ARC asserts that HomeSafe’s proposal misrepresented [DELETED]’s FedRAMP level as high, when the actual rating is medium.  Comments and Second Supp. Protest at 30.  The intervenor argues that HomeSafe’s proposal accurately conformed to the information publically available from [DELETED], as validated by the experience of the president of HomeSafe’s proposed subcontractor, MoveHQ.[20]  HomeSafe Brief, Feb. 2, 2022, at 8; id., exh. 1, decl. of MoveHQ Pres. at 1.

MoveHQ’s President explained that “MoveHQ works with both [DELETED] and [DELETED] in the commercial arena and its applications are integrated and operational in the [DELETED] Government Cloud.”  HomeSafe Brief, Feb. 2, 2022, exh. 1, decl. of MoveHQ Pres. at 1; see AR, Tab 251, HomeSafe Technical Capability Proposal at 4.  HomeSafe--and, more particularly, MoveHQ--leverages “a number of existing, best-in-class technologies to create HomeSafe Connect,” the MoveHQ President explained.  HomeSafe Brief, Feb. 2, 2022, exh. 1, decl. of MoveHQ Pres. at 1; see, e.g., AR, Tab 251, HomeSafe Technical Capability Proposal at 79-80, exhs. D-1 and D-2.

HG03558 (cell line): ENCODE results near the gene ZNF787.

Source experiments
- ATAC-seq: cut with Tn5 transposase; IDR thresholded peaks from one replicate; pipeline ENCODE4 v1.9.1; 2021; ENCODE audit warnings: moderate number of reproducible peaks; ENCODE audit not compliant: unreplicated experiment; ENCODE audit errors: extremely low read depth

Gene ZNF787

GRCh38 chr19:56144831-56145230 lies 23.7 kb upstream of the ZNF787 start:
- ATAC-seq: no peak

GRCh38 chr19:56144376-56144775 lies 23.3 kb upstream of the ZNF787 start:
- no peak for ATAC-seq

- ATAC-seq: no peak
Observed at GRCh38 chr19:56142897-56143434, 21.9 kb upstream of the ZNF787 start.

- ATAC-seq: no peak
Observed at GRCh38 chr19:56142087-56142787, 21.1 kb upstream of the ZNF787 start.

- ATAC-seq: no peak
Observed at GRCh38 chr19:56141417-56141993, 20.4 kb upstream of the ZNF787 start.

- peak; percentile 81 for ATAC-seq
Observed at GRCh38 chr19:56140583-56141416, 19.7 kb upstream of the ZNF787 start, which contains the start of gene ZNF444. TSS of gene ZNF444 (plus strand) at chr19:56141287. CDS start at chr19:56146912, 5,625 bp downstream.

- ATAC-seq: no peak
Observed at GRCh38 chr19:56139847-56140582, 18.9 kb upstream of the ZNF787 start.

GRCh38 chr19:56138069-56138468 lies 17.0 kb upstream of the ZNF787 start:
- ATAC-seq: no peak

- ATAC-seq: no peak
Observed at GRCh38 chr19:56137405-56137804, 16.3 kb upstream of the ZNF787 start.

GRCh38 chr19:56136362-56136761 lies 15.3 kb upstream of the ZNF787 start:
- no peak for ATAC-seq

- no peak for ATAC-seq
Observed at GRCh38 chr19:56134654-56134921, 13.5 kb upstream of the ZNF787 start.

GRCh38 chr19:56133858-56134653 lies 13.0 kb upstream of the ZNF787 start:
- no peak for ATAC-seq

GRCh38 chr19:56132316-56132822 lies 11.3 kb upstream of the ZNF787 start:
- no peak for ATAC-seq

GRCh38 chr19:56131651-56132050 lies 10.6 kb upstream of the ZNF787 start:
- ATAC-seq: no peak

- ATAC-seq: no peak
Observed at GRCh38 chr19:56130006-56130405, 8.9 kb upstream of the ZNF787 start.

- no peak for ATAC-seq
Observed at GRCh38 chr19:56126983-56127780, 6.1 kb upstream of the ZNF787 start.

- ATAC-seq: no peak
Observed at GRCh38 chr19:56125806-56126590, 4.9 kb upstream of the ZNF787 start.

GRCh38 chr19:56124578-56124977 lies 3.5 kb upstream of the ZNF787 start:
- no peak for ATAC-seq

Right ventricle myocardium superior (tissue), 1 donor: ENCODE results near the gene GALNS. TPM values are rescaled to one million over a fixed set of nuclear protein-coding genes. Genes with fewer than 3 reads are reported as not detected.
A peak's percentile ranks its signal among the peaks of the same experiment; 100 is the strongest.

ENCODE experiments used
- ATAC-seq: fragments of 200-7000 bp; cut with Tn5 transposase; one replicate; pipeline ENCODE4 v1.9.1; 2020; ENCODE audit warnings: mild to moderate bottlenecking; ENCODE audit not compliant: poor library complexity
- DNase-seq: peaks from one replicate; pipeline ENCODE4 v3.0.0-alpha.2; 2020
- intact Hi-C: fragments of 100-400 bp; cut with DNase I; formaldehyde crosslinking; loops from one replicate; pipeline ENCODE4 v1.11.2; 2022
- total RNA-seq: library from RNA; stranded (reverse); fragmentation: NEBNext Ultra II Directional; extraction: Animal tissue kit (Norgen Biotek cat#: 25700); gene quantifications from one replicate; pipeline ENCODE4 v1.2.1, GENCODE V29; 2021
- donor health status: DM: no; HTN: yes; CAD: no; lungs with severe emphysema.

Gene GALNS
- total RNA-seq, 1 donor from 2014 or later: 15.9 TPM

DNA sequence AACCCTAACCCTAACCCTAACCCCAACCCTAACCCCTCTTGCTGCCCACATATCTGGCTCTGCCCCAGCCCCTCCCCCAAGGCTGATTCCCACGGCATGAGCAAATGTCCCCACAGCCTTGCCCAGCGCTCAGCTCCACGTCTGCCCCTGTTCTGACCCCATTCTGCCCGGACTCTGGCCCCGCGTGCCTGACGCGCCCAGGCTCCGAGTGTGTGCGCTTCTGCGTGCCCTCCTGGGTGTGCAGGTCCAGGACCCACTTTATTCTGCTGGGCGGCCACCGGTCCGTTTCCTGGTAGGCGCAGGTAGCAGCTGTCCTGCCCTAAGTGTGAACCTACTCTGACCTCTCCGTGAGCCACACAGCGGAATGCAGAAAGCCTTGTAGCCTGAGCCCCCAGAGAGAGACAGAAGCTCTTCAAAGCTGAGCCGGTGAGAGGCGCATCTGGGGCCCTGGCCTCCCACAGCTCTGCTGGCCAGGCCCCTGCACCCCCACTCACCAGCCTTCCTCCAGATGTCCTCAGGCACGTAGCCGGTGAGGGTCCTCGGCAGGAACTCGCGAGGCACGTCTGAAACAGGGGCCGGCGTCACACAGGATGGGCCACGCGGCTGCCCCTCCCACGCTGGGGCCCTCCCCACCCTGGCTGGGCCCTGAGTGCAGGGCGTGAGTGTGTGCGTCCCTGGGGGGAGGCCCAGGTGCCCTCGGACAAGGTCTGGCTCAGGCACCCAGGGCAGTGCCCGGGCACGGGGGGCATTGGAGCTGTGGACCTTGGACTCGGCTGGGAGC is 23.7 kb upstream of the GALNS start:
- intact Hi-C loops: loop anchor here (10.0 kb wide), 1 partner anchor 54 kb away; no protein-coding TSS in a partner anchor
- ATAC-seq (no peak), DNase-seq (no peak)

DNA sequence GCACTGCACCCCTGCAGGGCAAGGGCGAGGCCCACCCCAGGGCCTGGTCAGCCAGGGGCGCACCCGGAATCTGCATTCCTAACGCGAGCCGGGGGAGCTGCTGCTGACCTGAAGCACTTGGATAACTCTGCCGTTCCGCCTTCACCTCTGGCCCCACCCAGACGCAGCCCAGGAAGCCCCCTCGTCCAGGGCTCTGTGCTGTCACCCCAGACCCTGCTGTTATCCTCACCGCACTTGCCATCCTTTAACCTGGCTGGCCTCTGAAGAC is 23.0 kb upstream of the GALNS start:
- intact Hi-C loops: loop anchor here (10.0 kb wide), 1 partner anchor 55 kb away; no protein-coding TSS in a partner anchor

As the HomeSafe subcontractor that supplied the awardee with proposal language regarding [DELETED]’s compliance with FedRAMP, MoveHQ’s President states that MoveHQ “drew the assertions from [DELETED]’s website.”  HomeSafe Brief, Feb. 2, 2022, exh. 1, decl. of MoveHQ Pres. at 3.  MoveHQ’s President explained that MoveHQ revisited [DELETED]’s website and consulted with [DELETED]’s Federal Chief Security Officer in order to reconstruct the information that MoveHQ relied on when providing HomeSafe the disputed proposal language.  See id.  As relevant to this protest allegation, MoveHQ provided the following [DELETED] guidance: